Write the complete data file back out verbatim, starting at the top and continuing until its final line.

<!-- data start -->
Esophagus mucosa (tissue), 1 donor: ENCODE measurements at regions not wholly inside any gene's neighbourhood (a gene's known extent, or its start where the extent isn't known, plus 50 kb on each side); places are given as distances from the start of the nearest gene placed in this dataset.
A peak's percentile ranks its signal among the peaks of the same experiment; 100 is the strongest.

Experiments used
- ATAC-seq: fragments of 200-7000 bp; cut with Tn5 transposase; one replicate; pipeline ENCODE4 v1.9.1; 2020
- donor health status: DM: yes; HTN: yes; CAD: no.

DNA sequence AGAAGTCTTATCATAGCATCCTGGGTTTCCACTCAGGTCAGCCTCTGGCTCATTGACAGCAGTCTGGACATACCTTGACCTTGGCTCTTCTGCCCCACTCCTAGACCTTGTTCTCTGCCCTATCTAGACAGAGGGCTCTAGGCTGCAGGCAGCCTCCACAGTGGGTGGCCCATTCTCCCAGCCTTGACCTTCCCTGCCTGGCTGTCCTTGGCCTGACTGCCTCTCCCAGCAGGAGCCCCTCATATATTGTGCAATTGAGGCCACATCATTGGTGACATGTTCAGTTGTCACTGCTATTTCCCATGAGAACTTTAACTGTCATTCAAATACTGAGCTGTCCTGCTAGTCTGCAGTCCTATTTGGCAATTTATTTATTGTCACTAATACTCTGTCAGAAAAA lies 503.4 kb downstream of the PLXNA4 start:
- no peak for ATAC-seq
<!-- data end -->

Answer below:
Esophagus mucosa (tissue), 1 donor: ENCODE measurements at regions not wholly inside any gene's neighbourhood (a gene's known extent, or its start where the extent isn't known, plus 50 kb on each side); places are given as distances from the start of the nearest gene placed in this dataset.
A peak's percentile ranks its signal among the peaks of the same experiment; 100 is the strongest.

Experiments used
- ATAC-seq: fragments of 200-7000 bp; cut with Tn5 transposase; one replicate; pipeline ENCODE4 v1.9.1; 2020
- donor health status: DM: yes; HTN: yes; CAD: no.

DNA sequence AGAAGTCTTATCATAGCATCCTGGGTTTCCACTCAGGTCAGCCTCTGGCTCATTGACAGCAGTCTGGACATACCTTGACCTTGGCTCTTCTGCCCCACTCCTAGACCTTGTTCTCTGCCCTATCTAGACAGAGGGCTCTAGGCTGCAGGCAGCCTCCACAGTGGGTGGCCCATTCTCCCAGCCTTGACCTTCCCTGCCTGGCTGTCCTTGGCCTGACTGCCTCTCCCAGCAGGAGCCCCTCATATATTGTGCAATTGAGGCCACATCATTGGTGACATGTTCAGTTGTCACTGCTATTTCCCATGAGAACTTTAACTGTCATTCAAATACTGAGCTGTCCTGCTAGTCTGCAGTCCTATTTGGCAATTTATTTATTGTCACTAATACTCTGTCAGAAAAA lies 503.4 kb downstream of the PLXNA4 start:
- no peak for ATAC-seq